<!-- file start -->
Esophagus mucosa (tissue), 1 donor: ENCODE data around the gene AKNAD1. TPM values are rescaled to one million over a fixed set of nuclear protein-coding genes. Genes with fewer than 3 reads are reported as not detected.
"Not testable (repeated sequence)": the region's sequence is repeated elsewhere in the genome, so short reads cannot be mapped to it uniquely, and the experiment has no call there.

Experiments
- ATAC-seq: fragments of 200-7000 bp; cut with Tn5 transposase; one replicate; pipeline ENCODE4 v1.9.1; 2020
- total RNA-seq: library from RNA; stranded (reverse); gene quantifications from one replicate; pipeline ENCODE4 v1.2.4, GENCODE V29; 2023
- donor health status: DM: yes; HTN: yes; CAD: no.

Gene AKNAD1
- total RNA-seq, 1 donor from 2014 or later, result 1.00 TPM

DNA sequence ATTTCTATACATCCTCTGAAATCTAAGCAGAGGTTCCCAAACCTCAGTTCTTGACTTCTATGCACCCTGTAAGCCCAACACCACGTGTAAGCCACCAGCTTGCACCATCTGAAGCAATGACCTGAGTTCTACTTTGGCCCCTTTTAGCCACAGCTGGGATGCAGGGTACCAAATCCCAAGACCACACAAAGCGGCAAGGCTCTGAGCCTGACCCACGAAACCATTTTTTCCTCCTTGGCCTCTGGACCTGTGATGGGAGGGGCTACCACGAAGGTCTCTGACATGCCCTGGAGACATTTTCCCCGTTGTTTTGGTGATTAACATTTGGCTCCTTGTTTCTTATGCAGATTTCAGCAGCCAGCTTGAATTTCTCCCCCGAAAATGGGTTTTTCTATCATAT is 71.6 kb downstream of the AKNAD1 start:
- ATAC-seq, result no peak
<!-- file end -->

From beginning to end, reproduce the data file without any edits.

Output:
Esophagus mucosa (tissue), 1 donor: ENCODE data around the gene AKNAD1. TPM values are rescaled to one million over a fixed set of nuclear protein-coding genes. Genes with fewer than 3 reads are reported as not detected.
"Not testable (repeated sequence)": the region's sequence is repeated elsewhere in the genome, so short reads cannot be mapped to it uniquely, and the experiment has no call there.

Experiments
- ATAC-seq: fragments of 200-7000 bp; cut with Tn5 transposase; one replicate; pipeline ENCODE4 v1.9.1; 2020
- total RNA-seq: library from RNA; stranded (reverse); gene quantifications from one replicate; pipeline ENCODE4 v1.2.4, GENCODE V29; 2023
- donor health status: DM: yes; HTN: yes; CAD: no.

Gene AKNAD1
- total RNA-seq, 1 donor from 2014 or later, result 1.00 TPM

DNA sequence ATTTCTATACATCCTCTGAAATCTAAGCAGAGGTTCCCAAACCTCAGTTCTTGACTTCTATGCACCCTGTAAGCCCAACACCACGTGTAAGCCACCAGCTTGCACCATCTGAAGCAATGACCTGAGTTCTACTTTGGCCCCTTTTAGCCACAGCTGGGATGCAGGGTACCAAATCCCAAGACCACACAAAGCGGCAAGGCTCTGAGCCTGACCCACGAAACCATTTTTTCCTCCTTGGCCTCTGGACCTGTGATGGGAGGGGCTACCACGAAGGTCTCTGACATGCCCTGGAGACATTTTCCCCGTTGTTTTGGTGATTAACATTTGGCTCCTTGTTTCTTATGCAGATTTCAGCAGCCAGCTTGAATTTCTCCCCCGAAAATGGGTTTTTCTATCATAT is 71.6 kb downstream of the AKNAD1 start:
- ATAC-seq, result no peak